2018 was a big year for tech: besides a multitude of scandals from the likes of Facebook and Google, lawmakers and regulators at the state and federal level explored consumer data privacy, cybersecurity, election security, fintech and net neutrality legislation, to name a few.
Going into the new year with a Democratic House, experts expect to see movement on a privacy law, maybe some antitrust action taken against Big Tech, as well as maybe, finally, an election security bill and a symbolic push to legislate net neutrality.
Here’s a quick rundown of what tech trends to expect in five key areas in 2019:
1. Big banks will buy up fintechs, and expect a fintech IPO boom.
In 2018, the Department of the Treasury called for the regulation of fintech and the Office of the Comptroller of the Currency (OCC) announced it would allow fintech companies to apply for national bank charters — despite states’ efforts to lure fintechs into state bank charters.
But there’s been very little movement on the bank charter front, most likely because big banks are buying up fintech companies and will likely continue to do so in 2019, according to CB Insights, a research and analysis firm focusing on tech and innovation.
As big banks struggle to innovate, strategies are increasingly shifting to buy up the innovative startups that could soon become competitors.
The fintechs that don’t get acquired may start issuing IPOs, as up until this point the fintech industry has mainly focused on venture backing.
2. Congress will crack down on Big Tech with privacy law, potentially antitrust action.
Sen. Brian Schatz (D-Hawaii) and the Center for Democracy and Technology have already released their own consumer-centric bills that focus on issues like consumer data protection and privacy, but they’re the first in a tidal wave of drafts and suggestions expected to flood Congress in the next few months.
The big point of tension will be between industry needs and safe harbors vs. consumer protections, and right now it’s unclear which way Congress will sway.
One thing both Democrats and Republicans agree on at the moment is the potential for antitrust action against some of the big tech companies, like Facebook and Google. The Trump administration has hinted at potential antitrust action, but breaking up the companies may be difficult to do in court given the current economic understanding of competition and consumer harm.
Regardless, Congress and the Federal Trade Commission (FTC) will likely look for ways to stop tech companies from getting quite so big and accumulating so much social influence.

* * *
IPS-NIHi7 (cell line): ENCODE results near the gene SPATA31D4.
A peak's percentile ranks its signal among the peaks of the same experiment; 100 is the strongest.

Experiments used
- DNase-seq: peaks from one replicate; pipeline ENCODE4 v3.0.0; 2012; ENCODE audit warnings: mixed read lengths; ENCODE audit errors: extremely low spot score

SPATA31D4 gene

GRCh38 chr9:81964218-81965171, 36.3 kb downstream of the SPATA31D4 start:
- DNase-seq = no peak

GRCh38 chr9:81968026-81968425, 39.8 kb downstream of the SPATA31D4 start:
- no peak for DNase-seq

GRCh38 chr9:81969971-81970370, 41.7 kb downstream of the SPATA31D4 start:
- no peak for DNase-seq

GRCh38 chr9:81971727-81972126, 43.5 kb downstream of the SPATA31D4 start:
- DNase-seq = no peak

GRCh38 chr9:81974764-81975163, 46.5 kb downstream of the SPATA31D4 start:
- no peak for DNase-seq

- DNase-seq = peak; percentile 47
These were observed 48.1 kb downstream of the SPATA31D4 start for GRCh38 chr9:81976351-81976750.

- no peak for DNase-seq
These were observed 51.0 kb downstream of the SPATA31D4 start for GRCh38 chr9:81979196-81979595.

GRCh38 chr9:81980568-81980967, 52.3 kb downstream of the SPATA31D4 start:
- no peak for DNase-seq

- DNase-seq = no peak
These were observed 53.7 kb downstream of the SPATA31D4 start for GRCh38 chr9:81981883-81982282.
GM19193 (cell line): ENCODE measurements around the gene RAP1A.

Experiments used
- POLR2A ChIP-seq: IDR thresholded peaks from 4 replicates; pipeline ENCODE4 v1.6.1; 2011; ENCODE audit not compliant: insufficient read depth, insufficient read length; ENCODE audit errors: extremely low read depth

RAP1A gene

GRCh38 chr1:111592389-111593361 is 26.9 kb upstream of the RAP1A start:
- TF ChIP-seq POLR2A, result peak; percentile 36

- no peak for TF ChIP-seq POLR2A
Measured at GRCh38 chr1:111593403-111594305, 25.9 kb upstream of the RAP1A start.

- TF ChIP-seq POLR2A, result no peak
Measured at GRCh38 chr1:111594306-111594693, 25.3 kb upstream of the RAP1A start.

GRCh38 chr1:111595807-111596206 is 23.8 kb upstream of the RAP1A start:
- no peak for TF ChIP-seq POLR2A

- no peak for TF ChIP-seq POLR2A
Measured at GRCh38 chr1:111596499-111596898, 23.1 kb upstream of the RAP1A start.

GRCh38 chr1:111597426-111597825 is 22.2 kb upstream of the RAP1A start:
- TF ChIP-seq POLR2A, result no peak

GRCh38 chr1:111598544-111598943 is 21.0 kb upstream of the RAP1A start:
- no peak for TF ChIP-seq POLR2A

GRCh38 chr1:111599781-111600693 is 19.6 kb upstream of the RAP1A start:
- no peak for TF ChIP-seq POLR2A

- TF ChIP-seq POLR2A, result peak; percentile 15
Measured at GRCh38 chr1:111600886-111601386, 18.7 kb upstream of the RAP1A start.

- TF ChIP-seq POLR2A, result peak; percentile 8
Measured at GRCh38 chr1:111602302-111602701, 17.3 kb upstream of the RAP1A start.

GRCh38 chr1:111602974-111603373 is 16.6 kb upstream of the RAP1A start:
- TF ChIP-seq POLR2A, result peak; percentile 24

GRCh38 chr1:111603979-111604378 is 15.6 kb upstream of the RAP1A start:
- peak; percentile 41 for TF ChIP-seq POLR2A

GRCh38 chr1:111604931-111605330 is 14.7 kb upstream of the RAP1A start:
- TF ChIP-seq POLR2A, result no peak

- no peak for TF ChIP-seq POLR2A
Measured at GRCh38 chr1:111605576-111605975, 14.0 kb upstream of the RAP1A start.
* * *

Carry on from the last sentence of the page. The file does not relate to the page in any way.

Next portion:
3. More federal agencies will crack down on cybersecurity.
Numerous reports released over the last year show how terrible federal agencies are at protecting themselves from cybercriminals — and even the more vigilant agencies, like the Department of Defense, aren’t doing that well.
A recent Government Accountability Office (GAO) report found that some of the biggest agencies are doing better on the cybersecurity front, but there’s still a long way to go, and Congress knows this. The House Energy and Commerce Committee already released a cybersecurity strategy report detailing how it hopes to tackle cyber problems in 2019.
Thanks to a new law establishing a cybersecurity agency within the Department of Homeland Security (DHS), regulators may be able to help federal agencies improve as well as hold them accountable for poor cybersecurity.
Even the Securities and Exchange Commission (SEC) announced it would make cybersecurity a priority in 2019 to better protect financial markets.
4. The 5G fight will escalate.
The Federal Communications Commission (FCC) has been working hard to allow the telecom industry to launch 5G wireless networks, but municipalities are fighting for the right to regulate 5G deployment themselves.
Part of the problem is the telecom industry needs more spectrum and there are still roadblocks to getting what it needs. It’s shaping up to be a tense year for the industry as it seeks to launch quickly and compete with China and other nations.
5. The net neutrality fight will continue with legislative efforts and lawsuits.
Many activist groups on both sides of the debate have been pushing for Congress to legislate net neutrality and end the ping-pong of rules from the FCC once and for all, but even if net neutrality-focused Democrats pass a bill in the House, it will likely die in the Senate or on the president’s desk.
Still, symbolic attempts to reinstate hard-line net neutrality rules will be popular with some liberal voters and could set the stage for future net neutrality legislation if Democrats win the White House in 2020.
If legislative efforts don’t work, a few pending court cases could result in reinstatement of the FCC’s Title II net neutrality rules.
First there’s Mozilla v. FCC, for which the first oral arguments are scheduled for Feb. 1, 2019, and then there’s the Department of Justice’s lawsuit against the state of California for passing its own net neutrality rules, for which oral arguments have not yet been scheduled.
Experts disagree on how the net neutrality debate will shake out: some say net neutrality’s days are numbered, but others say the court cases could save it.